HOW TO TAKE STUNNING SOLO TRAVEL PHOTOS USING A TRIPOD

+ MY TRIPOD RECOMMENDATIONS

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Imagine, you're standing over a valley at sunrise, the light is beginning to sparkle gold and pink and your bed hair is gently being blown by the wind, it's the perfect photo opportunity. You look around... you're alone. Standing your phone/camera up against a rock simply won't do and a selfie doesn't feel entirely appropriate for this perfect moment. It is an absolute pain and annoyance of solo travel. 

For me, taking photos is such a big part of my trips, I couldn't imagine not taking the time to capture a moment through my lens, especially when it feels like a 'once in a lifetime' event. Starting out my solo travel journey I travelled with nothing more than a backpack and a small Olympus camera, asking strangers to snap a quick photo of me whenever I had an opportunity to do so, this is how some of them turned out...

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Although these photos aren't too bad, I can see little to no benefit of asking a stranger to take your photo. From not knowing your angles, not knowing how to work your camera/phone, the underlying pressure to only take a couple of photos because you don't want them to be standing there for ages and even the fear that they will just snatch your gear and run away, all of it just makes asking for a photo seem too much of a hassle.

After years of travelling by myself I have become very comfortable with my best travel partner... my tripod. Although they can be pricey and a bit bulky, investing in good quality camera gear was vital for me to elevate my photos to the next level. I can take my time at each location without feeling like I'm inconveniencing anyone, I usually take between 100 - 300+ photos in one location, so I couldn't imagine asking someone to stand there for that long! I love the flexibility and freedom of not relying on anyone else when taking photos and this post will focus on which tripod to pick and how to properly utilise it so you can snap the best photos, even if you're by yourself!

 

(Although I have added an extra bit at the end for if you have to ask people) 

CHOOSING THE RIGHT TRIPOD

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THE COMPACT ACTION TRIPOD AT MINIMUM HEIGHT

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THE COMPACT ACTION ATTACHED TO MY CAMERA BAG IN SWEDEN

For a full rundown of all my camera gear I take on my trips, you can find my camera equipment blog post here, as for this section we will be focusing on my tripod, the real star of the show. I first invested in a tripod back in 2018, after being sick of asking strangers to take my pictures and deciding to pursue photography a little more seriously. My first tripod was the Manfrotto Compact Action tripod. I really didn't have any idea of where to start when it came to finding a good tripod that would suit me, so I read dozens of blogs to find what would work best for travellers, something that wasn't too big and bulky and wouldn't take up a tonne of room in my bag. Manfrotto came up nearly every single time as the stand out brand to pick.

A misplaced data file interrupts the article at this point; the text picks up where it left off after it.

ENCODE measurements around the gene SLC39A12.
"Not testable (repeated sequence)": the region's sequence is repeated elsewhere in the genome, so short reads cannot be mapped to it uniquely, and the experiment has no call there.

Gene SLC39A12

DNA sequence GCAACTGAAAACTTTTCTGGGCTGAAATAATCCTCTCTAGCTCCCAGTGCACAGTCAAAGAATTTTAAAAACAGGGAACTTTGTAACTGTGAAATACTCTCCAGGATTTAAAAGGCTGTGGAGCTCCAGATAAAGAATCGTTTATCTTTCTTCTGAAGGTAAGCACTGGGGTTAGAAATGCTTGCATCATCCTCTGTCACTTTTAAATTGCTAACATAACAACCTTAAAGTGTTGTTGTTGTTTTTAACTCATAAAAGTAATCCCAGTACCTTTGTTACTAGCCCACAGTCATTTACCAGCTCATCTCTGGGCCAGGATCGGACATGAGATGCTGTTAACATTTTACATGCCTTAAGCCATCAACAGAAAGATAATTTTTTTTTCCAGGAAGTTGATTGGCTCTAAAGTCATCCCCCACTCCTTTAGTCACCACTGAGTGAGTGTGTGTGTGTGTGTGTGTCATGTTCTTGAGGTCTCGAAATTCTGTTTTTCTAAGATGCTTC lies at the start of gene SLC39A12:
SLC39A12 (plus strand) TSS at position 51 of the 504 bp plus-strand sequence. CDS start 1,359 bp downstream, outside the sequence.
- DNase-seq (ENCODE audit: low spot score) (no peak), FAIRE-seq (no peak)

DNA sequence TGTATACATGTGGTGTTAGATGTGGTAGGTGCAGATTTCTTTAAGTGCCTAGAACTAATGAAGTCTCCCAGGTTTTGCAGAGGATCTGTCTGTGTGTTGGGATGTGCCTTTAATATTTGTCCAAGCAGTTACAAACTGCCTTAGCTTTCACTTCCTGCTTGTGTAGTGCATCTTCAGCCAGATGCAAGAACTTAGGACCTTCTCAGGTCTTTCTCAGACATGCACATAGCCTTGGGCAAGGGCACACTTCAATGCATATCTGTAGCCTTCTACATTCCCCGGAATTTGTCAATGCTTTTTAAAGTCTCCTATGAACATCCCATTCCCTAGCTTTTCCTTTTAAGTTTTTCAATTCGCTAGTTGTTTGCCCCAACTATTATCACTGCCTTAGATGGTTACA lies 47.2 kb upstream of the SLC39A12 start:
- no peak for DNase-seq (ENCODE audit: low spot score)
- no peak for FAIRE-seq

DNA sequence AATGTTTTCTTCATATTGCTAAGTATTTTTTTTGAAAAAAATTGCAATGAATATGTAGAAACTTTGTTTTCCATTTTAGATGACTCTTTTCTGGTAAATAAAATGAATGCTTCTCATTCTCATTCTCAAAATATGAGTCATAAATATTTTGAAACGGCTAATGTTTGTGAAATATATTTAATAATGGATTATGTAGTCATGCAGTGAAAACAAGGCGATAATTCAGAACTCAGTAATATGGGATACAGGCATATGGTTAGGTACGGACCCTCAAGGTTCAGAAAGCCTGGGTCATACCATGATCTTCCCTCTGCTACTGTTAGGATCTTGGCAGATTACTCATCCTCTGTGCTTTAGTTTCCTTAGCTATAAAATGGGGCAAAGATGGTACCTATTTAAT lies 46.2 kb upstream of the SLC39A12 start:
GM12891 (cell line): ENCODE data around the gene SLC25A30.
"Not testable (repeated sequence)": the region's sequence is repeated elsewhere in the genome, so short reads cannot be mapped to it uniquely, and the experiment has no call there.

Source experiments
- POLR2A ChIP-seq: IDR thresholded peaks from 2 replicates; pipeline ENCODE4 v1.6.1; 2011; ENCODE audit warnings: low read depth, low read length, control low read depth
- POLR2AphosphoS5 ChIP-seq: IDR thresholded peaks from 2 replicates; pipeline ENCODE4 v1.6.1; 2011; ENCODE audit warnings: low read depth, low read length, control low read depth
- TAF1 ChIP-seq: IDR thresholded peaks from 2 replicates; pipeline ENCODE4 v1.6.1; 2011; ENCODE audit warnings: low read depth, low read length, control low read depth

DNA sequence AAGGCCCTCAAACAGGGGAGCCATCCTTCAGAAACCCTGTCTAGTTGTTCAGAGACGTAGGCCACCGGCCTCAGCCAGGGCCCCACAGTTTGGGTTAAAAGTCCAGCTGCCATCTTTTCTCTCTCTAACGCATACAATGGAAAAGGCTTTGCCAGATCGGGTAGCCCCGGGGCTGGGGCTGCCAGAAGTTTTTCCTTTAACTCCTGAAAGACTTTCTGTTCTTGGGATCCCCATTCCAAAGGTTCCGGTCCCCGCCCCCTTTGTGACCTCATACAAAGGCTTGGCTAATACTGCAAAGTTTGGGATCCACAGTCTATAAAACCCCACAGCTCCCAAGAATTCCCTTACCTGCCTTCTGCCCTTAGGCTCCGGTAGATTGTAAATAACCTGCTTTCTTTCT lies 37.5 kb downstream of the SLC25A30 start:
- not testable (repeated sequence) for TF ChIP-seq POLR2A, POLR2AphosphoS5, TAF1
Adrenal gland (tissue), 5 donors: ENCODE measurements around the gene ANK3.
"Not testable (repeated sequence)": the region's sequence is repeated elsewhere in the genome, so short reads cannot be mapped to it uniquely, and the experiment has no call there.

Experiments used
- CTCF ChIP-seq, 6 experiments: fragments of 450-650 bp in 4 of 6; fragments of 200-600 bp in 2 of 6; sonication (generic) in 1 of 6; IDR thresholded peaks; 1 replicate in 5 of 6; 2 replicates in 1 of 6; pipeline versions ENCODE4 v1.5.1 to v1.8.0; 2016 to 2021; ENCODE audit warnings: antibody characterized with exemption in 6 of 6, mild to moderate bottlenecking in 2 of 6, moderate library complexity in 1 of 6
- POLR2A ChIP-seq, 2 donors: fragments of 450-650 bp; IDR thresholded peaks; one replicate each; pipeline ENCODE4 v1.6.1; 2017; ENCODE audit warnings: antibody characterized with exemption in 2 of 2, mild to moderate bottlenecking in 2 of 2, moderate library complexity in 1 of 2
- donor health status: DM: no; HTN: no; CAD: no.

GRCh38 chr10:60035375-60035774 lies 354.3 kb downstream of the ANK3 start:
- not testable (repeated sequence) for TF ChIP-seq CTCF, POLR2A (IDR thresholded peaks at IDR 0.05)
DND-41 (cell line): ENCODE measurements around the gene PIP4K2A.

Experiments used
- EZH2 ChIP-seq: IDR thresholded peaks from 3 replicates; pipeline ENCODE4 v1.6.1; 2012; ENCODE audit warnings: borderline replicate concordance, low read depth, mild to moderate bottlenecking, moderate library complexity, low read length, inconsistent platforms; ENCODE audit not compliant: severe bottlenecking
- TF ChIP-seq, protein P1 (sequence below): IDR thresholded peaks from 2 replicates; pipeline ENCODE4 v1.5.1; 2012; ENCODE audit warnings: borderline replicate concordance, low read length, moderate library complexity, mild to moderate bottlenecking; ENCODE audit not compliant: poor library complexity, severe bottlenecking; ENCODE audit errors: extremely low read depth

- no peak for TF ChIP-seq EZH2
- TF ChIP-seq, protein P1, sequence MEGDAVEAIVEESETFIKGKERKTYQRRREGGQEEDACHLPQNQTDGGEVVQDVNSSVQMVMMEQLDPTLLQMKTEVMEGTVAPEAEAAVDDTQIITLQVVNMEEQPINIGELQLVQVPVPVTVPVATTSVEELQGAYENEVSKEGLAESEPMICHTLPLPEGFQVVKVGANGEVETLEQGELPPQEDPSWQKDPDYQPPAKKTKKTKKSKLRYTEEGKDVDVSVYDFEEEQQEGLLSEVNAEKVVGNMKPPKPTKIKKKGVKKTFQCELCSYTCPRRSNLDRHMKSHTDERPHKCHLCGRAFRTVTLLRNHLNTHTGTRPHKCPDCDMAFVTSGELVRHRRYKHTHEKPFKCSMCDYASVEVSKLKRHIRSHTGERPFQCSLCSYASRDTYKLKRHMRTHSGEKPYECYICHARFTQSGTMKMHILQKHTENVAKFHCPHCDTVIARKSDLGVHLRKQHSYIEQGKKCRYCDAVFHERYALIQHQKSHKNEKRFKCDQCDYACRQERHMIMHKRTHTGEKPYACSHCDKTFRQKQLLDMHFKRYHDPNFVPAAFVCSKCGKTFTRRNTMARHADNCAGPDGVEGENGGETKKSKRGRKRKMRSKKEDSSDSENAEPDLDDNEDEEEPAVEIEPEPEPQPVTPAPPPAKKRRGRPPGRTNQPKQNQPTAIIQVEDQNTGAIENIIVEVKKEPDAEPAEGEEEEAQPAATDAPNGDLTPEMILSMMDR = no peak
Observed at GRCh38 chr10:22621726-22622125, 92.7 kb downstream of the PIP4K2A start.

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MANFROTTO COMPACT ACTION TRIPOD

I have been using the same tripod, the Manfrotto Compact Action, since I bought it over 2 and a half years ago, and I couldn't be more in love with it. Even after using it continuously and if I'm honest, not taking the best care of it, it works perfectly. The build is light, durable and easy to use, all the things I was on the hunt for when it came to a travel tripod. The Manfrotto website sells this tripod for £69.95, but you can buy it on Amazon for £54 here

IMPORTANT SPECIFICATIONS

Material - Aluminum 

Minimum height - 44cm

Maximum height - 155cm

Weight - 1.2kg

My camera bag, which you can check out here, has an external pocket where you can slide the tripod into and clip it so secure it, this makes for easy access whenever I need it. The joystick handle makes it easy to use, and particularly easy to flip the camera into portrait, which is how I shoot all my photos. It's light enough for me to easily carry it around without feeling weighed down and one of the most important things for me was that is was tall enough, seeing as I'm 5'10, which it is! It comes up to around my mouth, which is perfect when I'm trying to get more 'eye level' photos and when I'm standing close to the camera.

There are only two main downsides to this tripod. Firstly, is seeing as I've had the tripod for a fairly long time, and have had it in a number of weather conditions (including rain and snow), the legs have started getting a little stiff and squeaky. It not a big deal for me and it can easily be fixed, I would imagine this happens with most tripods after time. The second downside is because it's so light, it doesn't bode well in super windy situations. I've only had 1 or 2 incidences where the tripod has nearly blown over but the conditions were unusually 'gale force'.

 

Overall the downsides don't particularly bother me and the Compact Action tripod is still my holy grail for my trips. I would recommend this to someone who wants to become more serious with photography and needs an entry level tripod that isn't too pricey. This tripod is a must for me and I can't imagine going on a trip without it anymore!

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THE COMPACT LIGHT SMART PHONE TRIPOD AT MINIMUM HEIGHT

MANFROTTO COMPACT LIGHT SMART PHONE TRIPOD